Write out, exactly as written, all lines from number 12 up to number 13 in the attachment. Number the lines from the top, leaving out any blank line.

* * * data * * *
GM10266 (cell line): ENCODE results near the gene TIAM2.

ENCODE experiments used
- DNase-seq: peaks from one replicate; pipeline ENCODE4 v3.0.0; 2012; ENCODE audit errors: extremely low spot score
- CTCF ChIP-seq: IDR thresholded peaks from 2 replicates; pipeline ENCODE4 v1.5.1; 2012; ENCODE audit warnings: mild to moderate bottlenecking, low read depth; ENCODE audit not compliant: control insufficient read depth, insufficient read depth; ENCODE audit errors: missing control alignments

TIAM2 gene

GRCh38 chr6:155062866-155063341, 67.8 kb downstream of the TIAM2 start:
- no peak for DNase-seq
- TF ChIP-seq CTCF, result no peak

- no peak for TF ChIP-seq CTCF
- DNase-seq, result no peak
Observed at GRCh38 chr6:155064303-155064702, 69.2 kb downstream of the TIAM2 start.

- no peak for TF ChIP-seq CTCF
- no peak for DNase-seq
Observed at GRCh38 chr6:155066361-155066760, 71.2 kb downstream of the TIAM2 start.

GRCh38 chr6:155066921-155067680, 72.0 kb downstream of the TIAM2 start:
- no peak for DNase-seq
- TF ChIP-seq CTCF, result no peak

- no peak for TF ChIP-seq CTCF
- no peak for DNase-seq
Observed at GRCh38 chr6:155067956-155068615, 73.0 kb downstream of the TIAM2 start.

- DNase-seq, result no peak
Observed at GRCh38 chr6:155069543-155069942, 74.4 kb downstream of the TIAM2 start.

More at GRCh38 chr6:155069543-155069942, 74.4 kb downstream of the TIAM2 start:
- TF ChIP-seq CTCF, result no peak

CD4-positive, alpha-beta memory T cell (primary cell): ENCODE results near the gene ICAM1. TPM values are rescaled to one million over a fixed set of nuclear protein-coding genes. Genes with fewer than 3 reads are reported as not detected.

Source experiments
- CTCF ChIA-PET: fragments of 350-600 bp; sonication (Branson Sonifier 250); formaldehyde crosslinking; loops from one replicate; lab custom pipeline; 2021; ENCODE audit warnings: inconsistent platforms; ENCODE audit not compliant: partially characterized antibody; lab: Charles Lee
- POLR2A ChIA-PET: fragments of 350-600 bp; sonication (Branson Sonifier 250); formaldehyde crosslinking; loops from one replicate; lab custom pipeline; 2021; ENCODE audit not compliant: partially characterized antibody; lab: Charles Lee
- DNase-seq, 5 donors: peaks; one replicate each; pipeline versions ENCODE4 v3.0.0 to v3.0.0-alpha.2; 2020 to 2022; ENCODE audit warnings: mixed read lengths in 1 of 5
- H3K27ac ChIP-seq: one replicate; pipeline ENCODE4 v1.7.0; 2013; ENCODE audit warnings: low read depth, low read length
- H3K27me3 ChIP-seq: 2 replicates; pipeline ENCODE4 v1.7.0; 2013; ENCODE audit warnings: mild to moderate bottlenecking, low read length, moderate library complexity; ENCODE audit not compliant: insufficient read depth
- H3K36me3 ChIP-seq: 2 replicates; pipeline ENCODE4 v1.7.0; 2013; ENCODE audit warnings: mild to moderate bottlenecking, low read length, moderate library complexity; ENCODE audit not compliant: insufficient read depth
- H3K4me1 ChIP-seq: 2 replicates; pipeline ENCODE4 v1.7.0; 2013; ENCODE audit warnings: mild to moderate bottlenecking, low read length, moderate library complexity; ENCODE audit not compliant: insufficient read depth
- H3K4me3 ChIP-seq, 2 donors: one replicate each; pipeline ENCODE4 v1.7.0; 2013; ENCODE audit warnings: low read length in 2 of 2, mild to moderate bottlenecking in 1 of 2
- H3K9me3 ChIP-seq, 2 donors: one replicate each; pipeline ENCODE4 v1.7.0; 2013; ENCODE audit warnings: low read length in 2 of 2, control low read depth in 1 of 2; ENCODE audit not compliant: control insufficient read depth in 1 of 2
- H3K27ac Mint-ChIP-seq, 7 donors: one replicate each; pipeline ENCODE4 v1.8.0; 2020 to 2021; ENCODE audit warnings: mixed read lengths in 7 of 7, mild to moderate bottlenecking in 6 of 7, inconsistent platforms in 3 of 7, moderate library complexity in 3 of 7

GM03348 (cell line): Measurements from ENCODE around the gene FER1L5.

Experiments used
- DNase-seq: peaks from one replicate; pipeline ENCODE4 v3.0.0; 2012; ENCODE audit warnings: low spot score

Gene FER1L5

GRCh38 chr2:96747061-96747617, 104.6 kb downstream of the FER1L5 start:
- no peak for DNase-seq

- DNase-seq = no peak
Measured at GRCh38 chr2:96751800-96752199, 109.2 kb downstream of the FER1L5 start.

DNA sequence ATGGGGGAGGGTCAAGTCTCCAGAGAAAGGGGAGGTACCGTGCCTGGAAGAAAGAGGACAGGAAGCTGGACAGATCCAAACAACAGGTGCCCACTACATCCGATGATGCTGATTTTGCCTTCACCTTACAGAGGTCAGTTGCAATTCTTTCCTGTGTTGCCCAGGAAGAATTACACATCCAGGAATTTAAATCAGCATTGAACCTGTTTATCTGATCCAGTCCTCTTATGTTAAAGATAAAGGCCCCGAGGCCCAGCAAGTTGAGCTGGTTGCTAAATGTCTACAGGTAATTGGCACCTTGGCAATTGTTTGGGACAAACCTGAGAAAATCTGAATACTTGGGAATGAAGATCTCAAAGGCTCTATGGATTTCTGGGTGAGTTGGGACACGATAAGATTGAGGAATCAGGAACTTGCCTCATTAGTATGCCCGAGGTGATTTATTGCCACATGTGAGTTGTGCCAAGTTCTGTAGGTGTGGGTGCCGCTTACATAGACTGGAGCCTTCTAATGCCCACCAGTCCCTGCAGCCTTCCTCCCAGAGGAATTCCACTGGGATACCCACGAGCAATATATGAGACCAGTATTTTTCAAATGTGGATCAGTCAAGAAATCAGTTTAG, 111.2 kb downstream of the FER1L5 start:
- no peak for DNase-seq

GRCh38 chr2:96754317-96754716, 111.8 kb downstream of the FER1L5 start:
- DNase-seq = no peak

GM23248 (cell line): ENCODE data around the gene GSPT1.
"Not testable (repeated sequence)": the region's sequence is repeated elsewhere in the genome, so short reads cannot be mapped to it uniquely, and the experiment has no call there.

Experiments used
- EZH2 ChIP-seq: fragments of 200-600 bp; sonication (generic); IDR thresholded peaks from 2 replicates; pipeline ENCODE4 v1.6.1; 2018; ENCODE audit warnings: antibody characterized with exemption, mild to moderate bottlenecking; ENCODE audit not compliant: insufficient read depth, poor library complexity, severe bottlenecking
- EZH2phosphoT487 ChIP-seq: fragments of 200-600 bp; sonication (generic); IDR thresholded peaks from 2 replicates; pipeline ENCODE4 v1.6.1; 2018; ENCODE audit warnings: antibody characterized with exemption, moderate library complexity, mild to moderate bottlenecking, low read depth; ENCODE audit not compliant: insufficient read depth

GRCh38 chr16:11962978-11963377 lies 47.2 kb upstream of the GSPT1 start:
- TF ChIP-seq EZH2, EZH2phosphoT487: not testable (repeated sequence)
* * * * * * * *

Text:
- no peak for TF ChIP-seq CTCF
- no peak for DNase-seq